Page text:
PORTLAND, Maine — There are more Mainers receiving welfare benefits than there are income tax filers paying taxes, Republican Gov. Paul LePage said Saturday.

But Democrats said LePage’s numbers are deceptive and not entirely truthful.

In reiterating his call for the need to cut human services programs to save money, the governor said in his weekly radio address that Maine had 453,000 people receiving welfare benefits in 2010. At the same time, he said, the state had only 445,000 tax filers who paid taxes.

LePage said he doesn’t relish the thought of people being hurt by spending cuts, but said it isn’t fair to cover the $221 million Medicaid funding shortage by raising taxes or asking other state agencies to make up the difference. Rather, the state needs to rein in Medicaid costs and restructure the program, he said.

“There is no joy in taking anything away from anyone,” the governor said in his address. “But there is one question I need to ask: Why should people struggle in this economy to pay their state taxes while the state of Maine operates far outside the national average in welfare costs? It’s a fair question.”

The governor’s definition of welfare is overly broad, House Democratic Office spokeswoman Jodi Quintero said. “They very broadly define it as everything from disability to MaineCare (Medicaid), which isn’t welfare,” she said.

LePage’s tax numbers don’t include joint tax returns, so the actual number of Mainers who paid income taxes is much higher than he says, Quintero said.

While it’s true that 445,000 of the tax filers in 2010 paid taxes, there were 584,000 resident tax returns filed during the year, with the gap representing filers who didn’t pay taxes, Quintero said, citing statistics from Maine Revenue Services. Of the total, more than 246,000 were joint returns, meaning there were more than 700,000 people who filed tax returns, she said.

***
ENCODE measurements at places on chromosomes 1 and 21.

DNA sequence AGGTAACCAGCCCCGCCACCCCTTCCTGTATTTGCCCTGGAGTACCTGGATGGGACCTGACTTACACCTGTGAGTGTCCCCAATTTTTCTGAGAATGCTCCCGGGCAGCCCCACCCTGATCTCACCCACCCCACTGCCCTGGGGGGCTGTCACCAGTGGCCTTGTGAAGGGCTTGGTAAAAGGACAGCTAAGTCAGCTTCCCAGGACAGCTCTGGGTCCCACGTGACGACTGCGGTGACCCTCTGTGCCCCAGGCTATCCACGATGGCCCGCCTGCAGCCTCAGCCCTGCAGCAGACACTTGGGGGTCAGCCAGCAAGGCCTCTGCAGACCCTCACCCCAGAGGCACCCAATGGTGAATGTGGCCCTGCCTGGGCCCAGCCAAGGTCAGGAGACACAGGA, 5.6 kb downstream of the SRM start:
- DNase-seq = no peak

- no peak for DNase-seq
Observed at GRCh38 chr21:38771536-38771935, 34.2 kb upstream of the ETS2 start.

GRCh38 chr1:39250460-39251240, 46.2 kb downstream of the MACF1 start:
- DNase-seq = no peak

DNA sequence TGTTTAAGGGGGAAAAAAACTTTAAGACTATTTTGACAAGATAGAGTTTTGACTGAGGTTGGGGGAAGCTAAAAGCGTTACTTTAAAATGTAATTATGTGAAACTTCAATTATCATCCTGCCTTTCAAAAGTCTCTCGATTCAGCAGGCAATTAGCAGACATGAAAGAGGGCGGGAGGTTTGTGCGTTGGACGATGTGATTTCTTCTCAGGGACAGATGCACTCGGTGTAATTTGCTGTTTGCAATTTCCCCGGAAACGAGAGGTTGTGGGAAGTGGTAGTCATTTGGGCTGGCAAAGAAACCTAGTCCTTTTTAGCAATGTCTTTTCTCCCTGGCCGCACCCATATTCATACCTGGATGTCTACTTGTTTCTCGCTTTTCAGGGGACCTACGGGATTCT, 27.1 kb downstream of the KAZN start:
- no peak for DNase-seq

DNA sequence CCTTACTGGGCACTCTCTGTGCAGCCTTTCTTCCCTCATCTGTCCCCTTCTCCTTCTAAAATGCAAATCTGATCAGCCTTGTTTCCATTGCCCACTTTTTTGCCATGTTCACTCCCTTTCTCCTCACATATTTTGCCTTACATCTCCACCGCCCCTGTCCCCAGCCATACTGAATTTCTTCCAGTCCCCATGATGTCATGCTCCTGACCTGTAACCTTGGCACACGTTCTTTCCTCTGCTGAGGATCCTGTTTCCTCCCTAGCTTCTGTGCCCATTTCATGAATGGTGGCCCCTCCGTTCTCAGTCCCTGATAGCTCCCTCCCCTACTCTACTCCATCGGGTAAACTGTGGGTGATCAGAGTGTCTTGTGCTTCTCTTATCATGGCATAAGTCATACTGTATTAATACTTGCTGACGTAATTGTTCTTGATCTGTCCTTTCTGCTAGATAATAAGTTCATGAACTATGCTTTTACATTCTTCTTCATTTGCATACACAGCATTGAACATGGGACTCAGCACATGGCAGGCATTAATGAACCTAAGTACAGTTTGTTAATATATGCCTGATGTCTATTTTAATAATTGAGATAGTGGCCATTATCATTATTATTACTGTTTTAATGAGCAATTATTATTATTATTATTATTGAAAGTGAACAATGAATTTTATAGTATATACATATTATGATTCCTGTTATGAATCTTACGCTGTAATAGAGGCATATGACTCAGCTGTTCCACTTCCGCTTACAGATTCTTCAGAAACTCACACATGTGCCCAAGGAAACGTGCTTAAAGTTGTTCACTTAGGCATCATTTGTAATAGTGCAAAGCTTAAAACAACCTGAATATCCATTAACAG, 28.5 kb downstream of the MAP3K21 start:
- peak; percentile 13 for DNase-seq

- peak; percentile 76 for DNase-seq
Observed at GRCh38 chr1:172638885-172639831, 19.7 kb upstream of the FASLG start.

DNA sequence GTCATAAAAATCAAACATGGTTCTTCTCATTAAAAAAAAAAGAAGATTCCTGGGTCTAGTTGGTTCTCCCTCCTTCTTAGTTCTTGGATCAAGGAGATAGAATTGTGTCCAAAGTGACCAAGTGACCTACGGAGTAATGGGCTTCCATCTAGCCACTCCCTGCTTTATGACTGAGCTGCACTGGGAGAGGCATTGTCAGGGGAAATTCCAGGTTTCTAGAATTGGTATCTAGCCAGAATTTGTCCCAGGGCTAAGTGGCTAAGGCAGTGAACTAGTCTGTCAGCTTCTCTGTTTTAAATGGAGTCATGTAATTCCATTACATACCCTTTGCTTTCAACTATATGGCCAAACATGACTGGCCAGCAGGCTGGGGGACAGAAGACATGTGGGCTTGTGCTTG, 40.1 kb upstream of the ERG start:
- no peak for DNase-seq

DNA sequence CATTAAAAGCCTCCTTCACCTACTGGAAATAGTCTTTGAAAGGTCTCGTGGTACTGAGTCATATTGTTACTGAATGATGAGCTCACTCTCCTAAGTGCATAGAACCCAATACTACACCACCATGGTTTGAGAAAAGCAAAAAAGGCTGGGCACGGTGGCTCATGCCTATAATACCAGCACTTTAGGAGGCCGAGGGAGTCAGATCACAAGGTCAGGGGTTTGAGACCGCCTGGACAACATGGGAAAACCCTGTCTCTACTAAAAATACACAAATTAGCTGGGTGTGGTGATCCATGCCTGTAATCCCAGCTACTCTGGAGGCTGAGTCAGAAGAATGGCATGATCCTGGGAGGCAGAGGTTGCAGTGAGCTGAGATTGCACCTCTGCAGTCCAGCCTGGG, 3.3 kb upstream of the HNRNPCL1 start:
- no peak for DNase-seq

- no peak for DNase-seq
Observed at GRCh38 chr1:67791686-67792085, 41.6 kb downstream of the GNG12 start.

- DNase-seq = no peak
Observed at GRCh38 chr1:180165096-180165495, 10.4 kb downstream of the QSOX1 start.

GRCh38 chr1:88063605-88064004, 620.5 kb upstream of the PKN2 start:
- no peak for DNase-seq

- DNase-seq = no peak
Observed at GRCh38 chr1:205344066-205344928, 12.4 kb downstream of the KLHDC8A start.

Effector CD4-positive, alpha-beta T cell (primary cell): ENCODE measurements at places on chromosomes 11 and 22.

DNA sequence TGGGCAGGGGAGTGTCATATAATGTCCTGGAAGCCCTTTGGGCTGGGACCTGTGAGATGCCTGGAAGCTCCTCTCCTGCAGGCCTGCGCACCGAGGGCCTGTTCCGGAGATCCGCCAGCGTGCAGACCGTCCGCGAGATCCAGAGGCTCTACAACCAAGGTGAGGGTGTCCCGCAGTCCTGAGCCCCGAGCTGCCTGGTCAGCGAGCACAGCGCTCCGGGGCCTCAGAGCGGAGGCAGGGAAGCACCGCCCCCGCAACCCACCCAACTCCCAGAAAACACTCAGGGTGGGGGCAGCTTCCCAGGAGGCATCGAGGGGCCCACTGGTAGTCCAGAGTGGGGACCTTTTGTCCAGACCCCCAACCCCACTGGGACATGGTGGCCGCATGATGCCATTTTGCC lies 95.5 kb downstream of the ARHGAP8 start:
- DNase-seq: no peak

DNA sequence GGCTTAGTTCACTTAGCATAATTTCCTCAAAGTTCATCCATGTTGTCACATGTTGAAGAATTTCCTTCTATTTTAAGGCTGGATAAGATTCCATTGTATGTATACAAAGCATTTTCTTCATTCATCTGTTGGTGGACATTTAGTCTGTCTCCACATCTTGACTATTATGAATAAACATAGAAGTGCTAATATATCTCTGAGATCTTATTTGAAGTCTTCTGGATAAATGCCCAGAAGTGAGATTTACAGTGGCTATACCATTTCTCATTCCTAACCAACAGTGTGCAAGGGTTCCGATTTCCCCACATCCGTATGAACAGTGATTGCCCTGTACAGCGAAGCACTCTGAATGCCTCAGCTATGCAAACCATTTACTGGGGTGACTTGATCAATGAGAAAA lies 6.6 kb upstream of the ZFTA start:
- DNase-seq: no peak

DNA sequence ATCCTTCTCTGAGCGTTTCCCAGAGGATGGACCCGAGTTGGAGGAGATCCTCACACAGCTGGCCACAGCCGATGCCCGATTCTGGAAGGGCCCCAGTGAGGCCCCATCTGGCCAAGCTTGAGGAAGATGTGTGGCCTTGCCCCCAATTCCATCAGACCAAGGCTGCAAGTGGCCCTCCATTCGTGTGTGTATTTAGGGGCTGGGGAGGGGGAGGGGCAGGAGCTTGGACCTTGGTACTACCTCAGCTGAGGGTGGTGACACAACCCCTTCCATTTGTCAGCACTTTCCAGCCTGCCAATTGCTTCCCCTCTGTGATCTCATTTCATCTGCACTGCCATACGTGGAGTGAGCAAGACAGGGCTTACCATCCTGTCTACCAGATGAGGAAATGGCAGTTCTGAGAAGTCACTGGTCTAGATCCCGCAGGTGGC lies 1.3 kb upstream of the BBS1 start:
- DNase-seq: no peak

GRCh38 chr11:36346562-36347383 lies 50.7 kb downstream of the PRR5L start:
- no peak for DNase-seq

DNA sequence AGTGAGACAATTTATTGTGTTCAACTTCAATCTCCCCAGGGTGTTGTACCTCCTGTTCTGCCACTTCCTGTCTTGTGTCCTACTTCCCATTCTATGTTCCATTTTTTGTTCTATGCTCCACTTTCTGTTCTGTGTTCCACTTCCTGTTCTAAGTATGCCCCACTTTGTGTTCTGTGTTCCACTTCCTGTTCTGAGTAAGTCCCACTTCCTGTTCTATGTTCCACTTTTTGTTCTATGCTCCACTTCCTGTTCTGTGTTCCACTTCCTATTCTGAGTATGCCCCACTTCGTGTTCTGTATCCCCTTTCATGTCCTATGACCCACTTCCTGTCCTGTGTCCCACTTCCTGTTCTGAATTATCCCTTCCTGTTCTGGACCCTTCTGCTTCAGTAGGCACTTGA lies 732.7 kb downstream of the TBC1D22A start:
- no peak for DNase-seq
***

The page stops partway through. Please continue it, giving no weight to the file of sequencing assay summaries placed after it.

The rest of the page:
LePage’s numbers are purposely deceptive to support Republicans’ political agenda, she said.

“Their definition of ‘welfare’ is purposely broad to fit into their spin,” she said. “And the tax is purposely narrow to fit their spin.”

LePage is also unfairly implying that most Mainers don’t pay taxes at all, said Rep. Seth Berry, the ranking Democrat on the Legislature’s taxation committee.

“Every Mainer pays taxes when they go to the store, through the sales tax,” Berry said. “Every Mainer if they own and register a car pays excise taxes. Every Mainer when they drive their car pays fuel taxes to keep the roads up. And every Mainer pays property taxes either directly on their home or indirectly through rent. So all Mainers pay taxes.”

The LePage administration has proposed Medicaid cuts that could leave up to 65,000 people without coverage. LePage says the cuts are necessary to avoid a fiscal crisis due to unsustainable Medicaid costs.

LePage spokeswoman Adrienne Bennett said if Democrats argue that more people paid income taxes than the tax filings indicate, then it’s fair to say that more people received welfare benefits than the numbers suggest. The welfare numbers for the most part represent individuals who receive benefits, she said, but the reality is that many of the benefits go to help recipients’ families as w ell.

“If the Democrats are saying the tax numbers are higher, those welfare numbers need to be higher as well,” she said.